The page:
A half-century after its release, The Beatles' first feature film, "A Hard Day's Night," remains a cultural landmark. Even those who haven't seen the movie know it as a flashpoint for Beatlemania, the start of a major youthquake and a defining moment for an entire generation.
But how's the actual movie? Is it, you know, good?
Discussions of "A Hard Day's Night" usually focus on its charismatic stars, not its cinematic strengths. A nationwide rerelease this Friday, however, aims to change that. (It's playing Friday to July 17 at Manhattan's Film Forum and Saturday at the Westhampton Beach Performing Arts Center and will be in other theaters later.) Almost exactly 50 years after its London premiere on July 6, 1964, it will arrive in theaters digitally restored and with a soundtrack remastered by Giles Martin, son of The Beatles' longtime producer George Martin. The company behind the restoration, The Criterion Collection, which released the film on Blu-ray and DVD last week, is hoping that audiences will be pulled in by the Fab Four's enduring popularity but leave with a new appreciation of The Beatles' classic.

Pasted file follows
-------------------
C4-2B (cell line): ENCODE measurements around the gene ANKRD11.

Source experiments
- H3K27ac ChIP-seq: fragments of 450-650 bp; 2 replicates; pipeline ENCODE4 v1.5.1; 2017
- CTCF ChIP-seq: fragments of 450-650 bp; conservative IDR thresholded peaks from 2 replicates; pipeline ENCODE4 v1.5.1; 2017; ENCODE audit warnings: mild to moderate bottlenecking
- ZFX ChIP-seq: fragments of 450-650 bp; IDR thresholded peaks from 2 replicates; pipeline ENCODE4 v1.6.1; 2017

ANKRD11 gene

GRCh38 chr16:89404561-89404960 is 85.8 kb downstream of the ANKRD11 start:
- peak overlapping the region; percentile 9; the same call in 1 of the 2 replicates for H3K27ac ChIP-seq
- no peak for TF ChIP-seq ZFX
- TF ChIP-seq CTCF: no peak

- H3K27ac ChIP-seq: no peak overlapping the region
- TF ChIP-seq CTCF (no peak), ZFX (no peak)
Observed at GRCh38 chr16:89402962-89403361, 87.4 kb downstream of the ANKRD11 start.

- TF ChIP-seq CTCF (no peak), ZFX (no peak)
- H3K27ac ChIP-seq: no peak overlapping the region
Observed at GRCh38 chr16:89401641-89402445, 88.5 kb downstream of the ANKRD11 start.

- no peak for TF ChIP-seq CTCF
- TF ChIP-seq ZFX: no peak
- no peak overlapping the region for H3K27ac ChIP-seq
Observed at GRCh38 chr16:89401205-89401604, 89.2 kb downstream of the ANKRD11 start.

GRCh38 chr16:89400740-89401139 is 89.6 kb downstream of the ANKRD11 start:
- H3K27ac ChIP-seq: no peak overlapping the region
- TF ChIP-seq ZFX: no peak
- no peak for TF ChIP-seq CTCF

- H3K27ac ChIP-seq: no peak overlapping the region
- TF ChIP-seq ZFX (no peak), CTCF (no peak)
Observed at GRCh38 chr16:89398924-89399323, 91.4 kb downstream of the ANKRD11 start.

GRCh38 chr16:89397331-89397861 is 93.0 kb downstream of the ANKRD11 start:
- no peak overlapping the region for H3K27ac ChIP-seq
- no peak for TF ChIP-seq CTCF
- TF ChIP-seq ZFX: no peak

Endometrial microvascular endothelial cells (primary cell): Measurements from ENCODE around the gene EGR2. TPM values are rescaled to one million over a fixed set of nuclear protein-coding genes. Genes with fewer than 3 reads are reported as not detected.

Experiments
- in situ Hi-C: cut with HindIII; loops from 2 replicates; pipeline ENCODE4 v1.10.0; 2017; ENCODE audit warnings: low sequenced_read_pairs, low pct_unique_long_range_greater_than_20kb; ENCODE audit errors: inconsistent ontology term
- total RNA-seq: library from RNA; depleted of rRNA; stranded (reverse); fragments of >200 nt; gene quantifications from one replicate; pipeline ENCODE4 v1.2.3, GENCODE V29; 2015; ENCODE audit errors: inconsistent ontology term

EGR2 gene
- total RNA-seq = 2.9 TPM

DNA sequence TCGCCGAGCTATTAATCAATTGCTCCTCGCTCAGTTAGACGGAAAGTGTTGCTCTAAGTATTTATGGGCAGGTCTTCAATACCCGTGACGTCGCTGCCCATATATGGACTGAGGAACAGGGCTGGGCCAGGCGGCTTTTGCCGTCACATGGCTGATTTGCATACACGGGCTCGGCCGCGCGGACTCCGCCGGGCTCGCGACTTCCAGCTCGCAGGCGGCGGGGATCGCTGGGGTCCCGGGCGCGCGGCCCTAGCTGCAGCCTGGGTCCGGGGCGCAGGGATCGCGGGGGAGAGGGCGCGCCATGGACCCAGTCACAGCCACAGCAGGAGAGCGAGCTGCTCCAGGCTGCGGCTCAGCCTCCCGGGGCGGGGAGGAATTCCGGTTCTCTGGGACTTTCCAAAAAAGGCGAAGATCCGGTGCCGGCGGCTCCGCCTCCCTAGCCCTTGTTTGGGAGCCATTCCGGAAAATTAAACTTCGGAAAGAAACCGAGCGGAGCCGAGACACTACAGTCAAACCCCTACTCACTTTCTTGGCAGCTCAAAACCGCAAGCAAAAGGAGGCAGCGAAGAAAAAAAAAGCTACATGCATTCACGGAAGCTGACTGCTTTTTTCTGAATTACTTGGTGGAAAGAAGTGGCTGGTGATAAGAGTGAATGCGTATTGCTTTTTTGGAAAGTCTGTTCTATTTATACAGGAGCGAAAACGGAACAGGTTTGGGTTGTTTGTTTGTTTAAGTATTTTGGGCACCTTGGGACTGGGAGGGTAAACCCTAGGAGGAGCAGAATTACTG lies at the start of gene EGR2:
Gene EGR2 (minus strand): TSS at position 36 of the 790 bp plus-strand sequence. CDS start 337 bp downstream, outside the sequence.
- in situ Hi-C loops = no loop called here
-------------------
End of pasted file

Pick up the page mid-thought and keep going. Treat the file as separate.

"It's vastly underrated as a piece of cinema," says Criterion president Peter Becker. "They rushed this thing together in a matter of weeks, and it's a masterpiece."
Criterion, a home video company founded in 1984, has long been in the masterpiece business. Among its titles are landmark works like Ingmar Bergman's "The Seventh Seal" and Francois Truffaut's "The 400 Blows." The Beatles film, however, wasn't intended as a work of art. Released by United Artists in the wake of the band's momentous concerts on "The Ed Sullivan Show" in February 1964, and shot in just under seven weeks, the movie was a calculated attempt to capitalize on a potentially fleeting fad.
The film's producer, Walter Shenson, tapped Richard Lester as a director. Lester, American-born but based in England, was known for directing Peter Sellers' comedy troupe, the Goons, on television. He had also made one "youth" film, "It's Trad, Dad!" (known in the United States as "Ring-A-Ding Rhythm"), which featured early rock icons like Gene Vincent and Chubby Checker. Lester's relatively young age (32) and musical ability (he jammed on piano with The Beatles during a weekend in Paris) also were selling points.